• US companies have no legal obligation to report on their Scope 3 emissions. However, a federal reporting regulation covering Scope 3 is under discussion in 2023. 

  • UK companies do not have a legal mandate to disclose Scope 3 emissions. Nonetheless, many large food and beverage companies choose to do so voluntarily. 

  • At the end of 2022, the International Sustainability Standards Board (ISSB) agreed to include Scope 3 in their reporting standards. Scope 3 is increasingly seen as a key part of sustainability improvements. 

So, we’re still a long way from universal compulsory Scope 3 reporting. All the same, Cynthia Hanawalt argues that we are seeing “global consensus” around legally binding Scope 3 emissions reporting. It’s no surprise Many companies are engaging with Scope 3 without any legal injunction.  

The challenges of reporting Scope 3 in the food industry 

In the past, choosing to report on Scope 3 emissions did not make life easy. Fortunately, in 2023, businesses can now access services that will reduce the burden of Scope 3 reporting dramatically. We’ll talk about those solutions in the next section. Here, we’ll just go over some of the key challenges that Scope 3 reporting involves.

In a wide-ranging literature review from 2021, researchers from Yale and MIT identified some of the key challenges for food companies. Food companies reporting on Scope 3 might encounter the following problems:   

  • This is not a mature area of reporting. Businesses do not have tried-and-tested frameworks, experienced personnel, or widely accepted metrics. “Doing Scope 3” is still a new thing! 

  • Obtaining data from suppliers and customers can be challenging, requiring a new set of collaborations across value chains. 

  • There are technical limitations on what some companies can do. They might not have up-to-date software to gather and share data efficiently.   

  • In any sector, data quality can be extremely variable.  The GHG protocol suggests that reporting should take place on  “relevance, completeness, consistency, transparency, and accuracy.” Even with the best of intentions, these will be hard to achieve. 

  • For the food sector in particular, agricultural data is especially hard to standardize. Carbon emissions will vary according to many idiosyncratic characteristics.  

  • Some aspects of Scope 3 disclosure may be qualitative (which is highly variable) 

In addition, companies should have a complete Scope 3 strategy in place. It’s great to report on Scope 3 - but how will you reduce those emissions?  Fortunately, more and more companies are stepping up to this challenge. In the process, they are showing smaller companies how to do it. 

Some solutions for food industry Scope 3 reporting 

Before you know it, Scope 3 reporting will be normal. Every company will do it - and it won’t feel like such a big deal! Fortunately, we can already see the solutions that will help companies to disclose their Scope 3 emissions fully. 

Some of the solutions include the following:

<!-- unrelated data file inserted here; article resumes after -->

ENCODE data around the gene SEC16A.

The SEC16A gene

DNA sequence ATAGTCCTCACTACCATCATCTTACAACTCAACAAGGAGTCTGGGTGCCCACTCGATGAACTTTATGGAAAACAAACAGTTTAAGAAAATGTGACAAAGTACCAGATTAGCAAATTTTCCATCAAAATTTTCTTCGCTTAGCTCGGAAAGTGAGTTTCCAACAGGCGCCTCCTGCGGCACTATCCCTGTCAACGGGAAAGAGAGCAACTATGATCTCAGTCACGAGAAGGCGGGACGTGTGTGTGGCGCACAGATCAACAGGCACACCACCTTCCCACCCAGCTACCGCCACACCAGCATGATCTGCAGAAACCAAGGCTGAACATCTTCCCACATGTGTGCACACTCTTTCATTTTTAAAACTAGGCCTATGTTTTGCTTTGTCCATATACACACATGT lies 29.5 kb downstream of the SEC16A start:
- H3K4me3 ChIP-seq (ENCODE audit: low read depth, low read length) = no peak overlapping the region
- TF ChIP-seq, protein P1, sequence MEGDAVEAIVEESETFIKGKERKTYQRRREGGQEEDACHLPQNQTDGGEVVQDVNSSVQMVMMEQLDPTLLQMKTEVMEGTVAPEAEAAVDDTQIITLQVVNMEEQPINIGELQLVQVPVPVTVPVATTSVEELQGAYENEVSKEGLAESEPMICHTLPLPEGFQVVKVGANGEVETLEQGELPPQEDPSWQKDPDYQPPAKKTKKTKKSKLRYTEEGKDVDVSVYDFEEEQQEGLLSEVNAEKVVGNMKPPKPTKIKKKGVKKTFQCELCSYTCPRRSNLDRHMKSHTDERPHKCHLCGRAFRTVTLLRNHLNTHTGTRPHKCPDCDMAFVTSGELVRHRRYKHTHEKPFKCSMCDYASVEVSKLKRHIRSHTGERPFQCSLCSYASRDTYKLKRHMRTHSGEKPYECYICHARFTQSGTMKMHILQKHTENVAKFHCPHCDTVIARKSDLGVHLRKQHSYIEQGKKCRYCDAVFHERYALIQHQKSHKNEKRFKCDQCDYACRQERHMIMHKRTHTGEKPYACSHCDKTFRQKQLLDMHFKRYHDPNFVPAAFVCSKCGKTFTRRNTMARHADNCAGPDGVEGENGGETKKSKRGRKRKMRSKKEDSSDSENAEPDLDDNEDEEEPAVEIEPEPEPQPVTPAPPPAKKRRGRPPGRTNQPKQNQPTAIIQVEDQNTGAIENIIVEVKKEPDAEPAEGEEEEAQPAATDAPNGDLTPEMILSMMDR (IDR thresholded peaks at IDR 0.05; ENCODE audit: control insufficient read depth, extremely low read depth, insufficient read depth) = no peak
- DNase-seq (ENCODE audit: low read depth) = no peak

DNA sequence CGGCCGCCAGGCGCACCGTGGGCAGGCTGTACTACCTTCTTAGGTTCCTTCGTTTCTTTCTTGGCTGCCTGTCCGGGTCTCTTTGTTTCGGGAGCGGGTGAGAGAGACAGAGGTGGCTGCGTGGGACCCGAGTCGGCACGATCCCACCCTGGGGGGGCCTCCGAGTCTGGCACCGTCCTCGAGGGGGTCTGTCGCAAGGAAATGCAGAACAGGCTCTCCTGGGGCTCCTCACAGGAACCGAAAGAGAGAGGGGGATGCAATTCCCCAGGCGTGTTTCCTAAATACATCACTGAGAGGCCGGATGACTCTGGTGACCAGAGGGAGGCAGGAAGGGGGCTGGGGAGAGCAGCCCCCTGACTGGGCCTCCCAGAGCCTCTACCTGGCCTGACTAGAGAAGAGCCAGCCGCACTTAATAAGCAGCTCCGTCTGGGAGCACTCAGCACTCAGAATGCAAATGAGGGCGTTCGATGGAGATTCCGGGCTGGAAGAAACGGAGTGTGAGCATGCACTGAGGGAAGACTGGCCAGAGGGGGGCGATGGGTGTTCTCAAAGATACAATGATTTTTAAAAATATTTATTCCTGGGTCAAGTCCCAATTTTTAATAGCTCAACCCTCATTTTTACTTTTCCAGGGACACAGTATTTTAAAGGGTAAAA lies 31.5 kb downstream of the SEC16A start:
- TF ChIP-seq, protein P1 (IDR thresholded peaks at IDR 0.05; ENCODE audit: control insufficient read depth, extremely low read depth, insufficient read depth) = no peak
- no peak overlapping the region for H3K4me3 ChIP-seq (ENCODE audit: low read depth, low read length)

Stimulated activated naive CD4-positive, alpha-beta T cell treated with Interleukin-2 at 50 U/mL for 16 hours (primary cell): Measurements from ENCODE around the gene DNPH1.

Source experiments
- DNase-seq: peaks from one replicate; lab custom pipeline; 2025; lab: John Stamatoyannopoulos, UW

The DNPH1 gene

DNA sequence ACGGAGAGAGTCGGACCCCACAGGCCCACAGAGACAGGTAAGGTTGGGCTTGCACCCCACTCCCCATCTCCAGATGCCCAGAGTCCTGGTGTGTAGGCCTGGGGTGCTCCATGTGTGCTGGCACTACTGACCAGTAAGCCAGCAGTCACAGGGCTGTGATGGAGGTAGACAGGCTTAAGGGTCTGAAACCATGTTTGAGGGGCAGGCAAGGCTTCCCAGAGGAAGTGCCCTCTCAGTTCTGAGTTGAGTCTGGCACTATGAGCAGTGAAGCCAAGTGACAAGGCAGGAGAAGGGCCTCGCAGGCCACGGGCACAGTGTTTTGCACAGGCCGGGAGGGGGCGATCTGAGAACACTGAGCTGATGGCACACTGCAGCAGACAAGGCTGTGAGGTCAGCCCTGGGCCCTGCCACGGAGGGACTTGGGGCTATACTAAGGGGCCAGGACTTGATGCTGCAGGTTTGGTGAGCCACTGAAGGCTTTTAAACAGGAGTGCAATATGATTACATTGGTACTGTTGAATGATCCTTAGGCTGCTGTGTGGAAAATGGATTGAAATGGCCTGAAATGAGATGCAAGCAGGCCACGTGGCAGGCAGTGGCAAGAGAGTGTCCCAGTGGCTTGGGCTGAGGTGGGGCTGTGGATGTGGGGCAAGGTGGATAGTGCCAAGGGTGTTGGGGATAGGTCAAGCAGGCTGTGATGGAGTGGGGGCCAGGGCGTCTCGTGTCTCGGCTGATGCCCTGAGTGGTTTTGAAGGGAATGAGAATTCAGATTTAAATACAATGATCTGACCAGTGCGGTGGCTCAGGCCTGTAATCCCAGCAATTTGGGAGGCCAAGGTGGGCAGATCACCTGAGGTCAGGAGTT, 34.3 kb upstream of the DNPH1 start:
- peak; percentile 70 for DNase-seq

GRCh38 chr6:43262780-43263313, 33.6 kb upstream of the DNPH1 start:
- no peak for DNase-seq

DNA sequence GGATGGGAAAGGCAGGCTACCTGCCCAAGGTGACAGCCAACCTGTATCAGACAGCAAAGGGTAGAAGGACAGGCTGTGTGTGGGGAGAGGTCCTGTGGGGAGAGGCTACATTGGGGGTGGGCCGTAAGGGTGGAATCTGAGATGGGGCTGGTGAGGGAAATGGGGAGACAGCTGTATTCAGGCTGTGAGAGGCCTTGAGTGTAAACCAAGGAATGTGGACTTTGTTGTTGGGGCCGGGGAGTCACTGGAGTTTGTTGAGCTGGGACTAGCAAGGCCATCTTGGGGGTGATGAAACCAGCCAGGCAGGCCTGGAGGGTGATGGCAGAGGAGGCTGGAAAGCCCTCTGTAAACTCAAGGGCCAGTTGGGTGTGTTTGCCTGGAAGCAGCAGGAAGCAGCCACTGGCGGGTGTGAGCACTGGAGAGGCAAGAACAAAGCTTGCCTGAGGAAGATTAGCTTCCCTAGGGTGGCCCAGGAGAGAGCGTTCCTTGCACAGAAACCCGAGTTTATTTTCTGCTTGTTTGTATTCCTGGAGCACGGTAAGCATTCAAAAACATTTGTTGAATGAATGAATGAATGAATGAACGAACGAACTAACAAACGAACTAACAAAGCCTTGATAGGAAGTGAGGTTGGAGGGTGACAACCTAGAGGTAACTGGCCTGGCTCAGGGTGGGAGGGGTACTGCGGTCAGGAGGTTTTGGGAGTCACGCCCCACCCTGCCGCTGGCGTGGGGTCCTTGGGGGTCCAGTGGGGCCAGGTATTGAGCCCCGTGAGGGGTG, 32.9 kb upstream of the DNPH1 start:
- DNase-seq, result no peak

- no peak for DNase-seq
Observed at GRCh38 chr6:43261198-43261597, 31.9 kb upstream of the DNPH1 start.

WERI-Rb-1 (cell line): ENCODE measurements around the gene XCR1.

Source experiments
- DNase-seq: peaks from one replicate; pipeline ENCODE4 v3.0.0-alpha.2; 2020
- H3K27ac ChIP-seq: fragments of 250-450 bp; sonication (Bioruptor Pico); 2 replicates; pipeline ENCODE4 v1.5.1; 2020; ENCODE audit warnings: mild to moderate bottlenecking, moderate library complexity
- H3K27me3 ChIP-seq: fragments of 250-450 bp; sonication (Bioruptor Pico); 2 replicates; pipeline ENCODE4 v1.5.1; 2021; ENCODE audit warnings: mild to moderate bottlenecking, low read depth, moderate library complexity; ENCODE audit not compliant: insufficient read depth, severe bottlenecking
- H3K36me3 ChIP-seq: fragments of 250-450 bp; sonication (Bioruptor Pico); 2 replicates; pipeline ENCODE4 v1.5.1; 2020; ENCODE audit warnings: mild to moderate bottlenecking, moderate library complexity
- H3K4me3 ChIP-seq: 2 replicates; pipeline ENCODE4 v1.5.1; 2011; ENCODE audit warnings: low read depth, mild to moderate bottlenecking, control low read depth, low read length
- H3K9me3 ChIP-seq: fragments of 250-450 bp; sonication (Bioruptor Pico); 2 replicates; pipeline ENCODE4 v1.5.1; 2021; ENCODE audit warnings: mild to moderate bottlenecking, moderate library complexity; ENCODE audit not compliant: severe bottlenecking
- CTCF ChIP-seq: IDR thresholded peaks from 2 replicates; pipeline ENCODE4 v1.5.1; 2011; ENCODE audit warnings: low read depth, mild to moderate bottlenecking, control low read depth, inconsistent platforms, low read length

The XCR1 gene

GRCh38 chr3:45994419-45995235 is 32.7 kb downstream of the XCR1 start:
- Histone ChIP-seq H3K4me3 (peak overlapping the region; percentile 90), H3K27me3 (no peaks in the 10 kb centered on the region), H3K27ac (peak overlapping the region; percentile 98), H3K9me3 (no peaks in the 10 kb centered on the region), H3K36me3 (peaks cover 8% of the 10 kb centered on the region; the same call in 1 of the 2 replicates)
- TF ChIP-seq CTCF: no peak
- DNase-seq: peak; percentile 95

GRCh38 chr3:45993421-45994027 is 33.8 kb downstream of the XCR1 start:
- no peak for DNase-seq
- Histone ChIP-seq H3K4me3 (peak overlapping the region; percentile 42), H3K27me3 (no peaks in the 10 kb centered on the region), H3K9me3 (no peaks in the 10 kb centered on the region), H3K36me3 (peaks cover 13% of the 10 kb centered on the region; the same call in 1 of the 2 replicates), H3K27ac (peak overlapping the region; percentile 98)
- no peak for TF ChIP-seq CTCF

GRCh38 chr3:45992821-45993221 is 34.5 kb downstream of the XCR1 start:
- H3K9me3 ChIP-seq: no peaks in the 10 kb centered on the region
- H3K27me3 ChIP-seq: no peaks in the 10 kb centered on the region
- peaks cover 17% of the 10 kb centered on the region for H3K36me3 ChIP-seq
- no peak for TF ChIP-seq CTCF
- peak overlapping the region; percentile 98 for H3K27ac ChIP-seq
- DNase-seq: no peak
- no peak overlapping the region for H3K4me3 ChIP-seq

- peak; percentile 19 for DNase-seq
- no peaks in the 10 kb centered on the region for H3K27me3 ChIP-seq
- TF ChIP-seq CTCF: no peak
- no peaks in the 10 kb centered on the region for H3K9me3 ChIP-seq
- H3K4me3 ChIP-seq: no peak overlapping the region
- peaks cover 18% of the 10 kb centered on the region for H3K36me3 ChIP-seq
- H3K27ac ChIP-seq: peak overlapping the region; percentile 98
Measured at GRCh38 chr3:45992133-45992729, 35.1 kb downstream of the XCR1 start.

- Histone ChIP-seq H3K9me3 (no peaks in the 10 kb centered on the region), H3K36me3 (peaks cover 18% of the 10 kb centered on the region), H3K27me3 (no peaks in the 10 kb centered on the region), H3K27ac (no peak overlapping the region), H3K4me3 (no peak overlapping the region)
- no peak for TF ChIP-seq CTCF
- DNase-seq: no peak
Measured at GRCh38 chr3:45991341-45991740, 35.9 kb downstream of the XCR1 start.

• When it comes to data availability and quality, companies now have several options. As time goes by, suppliers and clients will collectively offer better data. And in the meantime, accurate databases can support Scope 3 reports effectively and efficiently. The UK’s Albert Bartlett is just one company to successfully use data from different sources to create a full picture of value chain emissions. 

  • Software is now available to support the highest standards of Scope 3 reporting for food companies. Klimato, for example, is tailor-made for the challenges of food reporting. 

  • To make a bigger impact, strategic case studies now show how companies can improve their Scope 3 performance. For example, a 2023 analysis from McKinsey shows how reporting is the first of seven steps to actually decarbonize your business processes.

  • Business leaders can now read a growing bookshelf of industry-specific guidance on reporting. Charitable NGOs, government departments, and sector-specific federations are all starting to offer guidance for Scope 3 reporting in the food industry.

Furthermore, major industry players are finding that collaboration between businesses could be a great way to stay up-to-date. 

Food industry Scope 3: thoughts for the future 

Reporting on Scope 3 emissions means that no one can do your “dirty work” for you. 

However you deal with your suppliers and vendors, the climate data will be written down in their sustainability report. And the results can be astonishing. After all, for many businesses, Scope 3 emissions are larger than Scope 1 and Scope 2 put together. And for the food industry, where the value chain routinely accounts for 90% of overall emissions, Scope 3 is even more important. 

Even though the CSRD hasn’t fully kicked in yet, plenty of EU companies are acting to reduce Scope 3 to a minimum. To prepare for the future, now’s the time to invest in your reporting systems. Software is one tool that can make a dramatic difference. If you’re worried about reliably reporting on your Scope 3 emissions, Klimato may be exactly the tool you need.